Preventing Elder Financial Abuse – Tips for your Frontline Employees

Author: Deborah Crawford, President of Gettechnical, Inc.

One of the saddest and most disturbing crimes is watching our elderly suffer from financial exploitation. It could be a romantic scam, check scam, problem with a caregiver, unusual transactions of the customer’s account, and it could be costing your customer his or her life savings. What can you do? What is the response?

Financial institutions are now engaging in the process of protecting our elderly. Frontline staff should be trained on recognizing when an elderly person may be taken advantage, including:

  • Large cash withdrawals or cashing checks in the presence of family members
  • Non-sufficient funds activity with no past history
  • Non-payment of services
  • First time debit card transactions

Unfortunately, most elderly abusers are close friends, acquaintances, caregivers or family members who take advantage of situations of cognitive decline.

So, what can a frontline staff person do? Gather your facts, and tell your BSA officer, so they can report it to the local elder protective services. Try to recognize warning signs when an elder is being exploited and address the issue immediately. If you are concerned that an elderly family member may have been the victim of fraud or other abuse, ask him or her directly. One of the reasons elder abuse is underreported is that well-meaning onlookers are afraid to act unless they’re certain that abuse is occurring.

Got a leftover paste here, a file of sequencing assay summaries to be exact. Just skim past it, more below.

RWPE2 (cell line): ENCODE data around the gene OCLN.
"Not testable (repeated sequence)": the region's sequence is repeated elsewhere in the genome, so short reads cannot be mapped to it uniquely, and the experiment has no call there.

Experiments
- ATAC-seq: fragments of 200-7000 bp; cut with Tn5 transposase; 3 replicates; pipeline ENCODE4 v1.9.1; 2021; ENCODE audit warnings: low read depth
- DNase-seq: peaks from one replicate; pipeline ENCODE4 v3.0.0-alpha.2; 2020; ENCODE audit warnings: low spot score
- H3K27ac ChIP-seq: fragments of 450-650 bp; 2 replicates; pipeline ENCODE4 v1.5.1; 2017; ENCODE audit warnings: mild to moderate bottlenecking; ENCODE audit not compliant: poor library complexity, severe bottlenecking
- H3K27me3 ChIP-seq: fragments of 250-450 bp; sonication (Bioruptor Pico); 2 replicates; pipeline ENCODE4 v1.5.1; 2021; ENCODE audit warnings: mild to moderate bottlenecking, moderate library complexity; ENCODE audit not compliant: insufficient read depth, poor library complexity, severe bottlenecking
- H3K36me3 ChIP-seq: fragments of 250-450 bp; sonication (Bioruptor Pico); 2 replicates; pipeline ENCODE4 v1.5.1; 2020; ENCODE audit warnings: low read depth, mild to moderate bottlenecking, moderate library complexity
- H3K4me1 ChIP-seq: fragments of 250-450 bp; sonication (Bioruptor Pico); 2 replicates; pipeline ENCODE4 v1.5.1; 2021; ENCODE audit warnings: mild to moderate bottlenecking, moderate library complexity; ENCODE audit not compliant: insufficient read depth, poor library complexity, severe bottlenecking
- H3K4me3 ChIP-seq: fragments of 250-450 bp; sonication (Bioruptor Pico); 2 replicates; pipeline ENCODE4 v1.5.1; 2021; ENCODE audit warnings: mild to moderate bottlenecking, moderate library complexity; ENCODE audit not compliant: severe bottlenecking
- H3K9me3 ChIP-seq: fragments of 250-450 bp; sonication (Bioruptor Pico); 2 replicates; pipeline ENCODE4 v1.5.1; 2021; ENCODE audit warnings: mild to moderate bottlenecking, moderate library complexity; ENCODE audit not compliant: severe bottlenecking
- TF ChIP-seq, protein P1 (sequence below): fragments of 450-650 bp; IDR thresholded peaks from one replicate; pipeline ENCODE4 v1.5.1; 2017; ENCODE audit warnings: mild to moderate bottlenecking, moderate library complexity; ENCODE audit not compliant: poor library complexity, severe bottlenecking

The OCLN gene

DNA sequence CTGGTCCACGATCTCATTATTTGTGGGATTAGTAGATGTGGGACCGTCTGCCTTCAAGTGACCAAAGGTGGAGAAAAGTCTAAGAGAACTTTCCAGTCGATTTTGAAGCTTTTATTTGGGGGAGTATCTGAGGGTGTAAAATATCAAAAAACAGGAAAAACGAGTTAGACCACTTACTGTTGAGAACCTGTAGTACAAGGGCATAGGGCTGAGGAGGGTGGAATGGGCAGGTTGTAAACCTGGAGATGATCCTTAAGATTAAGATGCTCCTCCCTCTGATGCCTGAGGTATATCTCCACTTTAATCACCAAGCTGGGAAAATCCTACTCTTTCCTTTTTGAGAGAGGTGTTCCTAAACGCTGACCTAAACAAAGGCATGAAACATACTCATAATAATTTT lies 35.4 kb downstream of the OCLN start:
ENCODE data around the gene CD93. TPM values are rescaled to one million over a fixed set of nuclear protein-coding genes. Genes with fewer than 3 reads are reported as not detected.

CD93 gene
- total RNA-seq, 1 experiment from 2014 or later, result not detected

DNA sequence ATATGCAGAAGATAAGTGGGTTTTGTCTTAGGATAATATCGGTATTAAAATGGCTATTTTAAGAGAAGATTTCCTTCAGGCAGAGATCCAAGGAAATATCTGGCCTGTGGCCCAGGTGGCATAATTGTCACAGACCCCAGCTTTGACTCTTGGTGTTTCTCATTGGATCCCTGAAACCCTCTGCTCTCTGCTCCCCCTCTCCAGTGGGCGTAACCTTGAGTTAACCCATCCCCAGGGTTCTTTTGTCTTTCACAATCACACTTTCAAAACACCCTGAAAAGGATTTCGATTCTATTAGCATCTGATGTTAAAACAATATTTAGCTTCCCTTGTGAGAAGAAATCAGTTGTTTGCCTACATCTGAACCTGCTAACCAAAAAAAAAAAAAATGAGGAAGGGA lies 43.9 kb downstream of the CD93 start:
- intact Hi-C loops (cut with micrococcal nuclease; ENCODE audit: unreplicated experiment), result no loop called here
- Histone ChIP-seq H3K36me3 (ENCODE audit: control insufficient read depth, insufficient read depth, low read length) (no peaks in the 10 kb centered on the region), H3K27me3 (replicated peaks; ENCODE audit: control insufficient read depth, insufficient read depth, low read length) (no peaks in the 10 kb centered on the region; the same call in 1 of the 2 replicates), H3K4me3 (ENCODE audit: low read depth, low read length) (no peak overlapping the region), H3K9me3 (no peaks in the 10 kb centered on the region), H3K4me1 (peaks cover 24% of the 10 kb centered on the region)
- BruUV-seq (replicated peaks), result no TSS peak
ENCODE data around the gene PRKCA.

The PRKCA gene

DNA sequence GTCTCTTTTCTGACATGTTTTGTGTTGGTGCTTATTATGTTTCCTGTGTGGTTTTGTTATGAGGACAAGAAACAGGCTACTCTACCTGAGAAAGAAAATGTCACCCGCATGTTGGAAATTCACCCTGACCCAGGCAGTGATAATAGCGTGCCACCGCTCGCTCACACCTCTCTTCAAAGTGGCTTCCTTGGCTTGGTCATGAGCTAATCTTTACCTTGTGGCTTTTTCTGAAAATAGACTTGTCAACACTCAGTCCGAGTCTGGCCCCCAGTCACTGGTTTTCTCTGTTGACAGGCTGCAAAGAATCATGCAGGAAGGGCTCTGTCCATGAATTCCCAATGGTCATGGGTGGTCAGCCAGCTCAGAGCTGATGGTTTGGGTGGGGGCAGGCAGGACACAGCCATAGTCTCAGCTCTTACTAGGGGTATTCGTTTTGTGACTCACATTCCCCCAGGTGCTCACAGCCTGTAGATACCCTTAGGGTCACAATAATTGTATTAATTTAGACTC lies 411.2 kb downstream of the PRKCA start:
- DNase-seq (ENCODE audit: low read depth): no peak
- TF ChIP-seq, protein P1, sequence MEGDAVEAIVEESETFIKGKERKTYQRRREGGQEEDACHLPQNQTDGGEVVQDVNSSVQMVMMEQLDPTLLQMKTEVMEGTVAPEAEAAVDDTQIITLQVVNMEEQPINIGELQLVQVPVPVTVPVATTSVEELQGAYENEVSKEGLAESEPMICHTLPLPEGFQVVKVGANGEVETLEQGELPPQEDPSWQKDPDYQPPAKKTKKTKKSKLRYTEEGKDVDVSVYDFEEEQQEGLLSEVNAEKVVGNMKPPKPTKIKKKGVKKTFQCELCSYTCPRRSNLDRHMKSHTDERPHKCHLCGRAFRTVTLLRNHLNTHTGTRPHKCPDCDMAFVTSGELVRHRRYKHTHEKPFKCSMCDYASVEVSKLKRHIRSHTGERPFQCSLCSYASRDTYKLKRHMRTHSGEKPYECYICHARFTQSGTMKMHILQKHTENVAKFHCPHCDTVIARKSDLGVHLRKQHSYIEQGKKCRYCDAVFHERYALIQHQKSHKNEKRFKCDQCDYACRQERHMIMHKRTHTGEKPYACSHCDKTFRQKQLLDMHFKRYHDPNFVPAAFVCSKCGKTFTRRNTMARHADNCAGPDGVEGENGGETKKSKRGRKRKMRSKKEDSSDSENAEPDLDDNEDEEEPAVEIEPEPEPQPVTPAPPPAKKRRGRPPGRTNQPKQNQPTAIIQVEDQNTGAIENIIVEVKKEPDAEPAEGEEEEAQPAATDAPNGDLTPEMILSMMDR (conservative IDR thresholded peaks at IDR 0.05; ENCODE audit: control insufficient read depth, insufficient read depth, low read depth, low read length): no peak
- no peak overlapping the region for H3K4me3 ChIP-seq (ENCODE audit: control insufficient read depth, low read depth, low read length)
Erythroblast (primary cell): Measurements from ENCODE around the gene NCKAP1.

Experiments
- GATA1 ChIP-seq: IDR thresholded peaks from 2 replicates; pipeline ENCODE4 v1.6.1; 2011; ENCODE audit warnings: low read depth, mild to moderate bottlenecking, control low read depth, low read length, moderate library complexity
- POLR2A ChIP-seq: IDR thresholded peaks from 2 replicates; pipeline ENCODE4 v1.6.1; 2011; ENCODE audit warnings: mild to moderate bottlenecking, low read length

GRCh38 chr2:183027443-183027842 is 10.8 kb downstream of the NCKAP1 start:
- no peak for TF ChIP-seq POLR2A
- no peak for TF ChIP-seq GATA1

Financial elderly abuse is a serious crime, and financial institutions are taking action. Take five minutes to view my video blog to learn more about how to identify signs and what you can do to help prevent this from happening to others.

Deborah Crawford is the President of Gettechnical Inc., a Virginia based training company. She specializes in the deposit side of the financial institution and is an instructor on IRAs, BSA, Deposit Regulations and opening account procedures. She was formerly with Hibernia National Bank (now Capital One) and has bachelor’s and master’s degrees from Louisiana State University. She has 30+ years of combined teaching and banking experience.

By |2019-12-11T10:33:06-06:00September 27th, 2019|Bank, Credit Union|0 Comments

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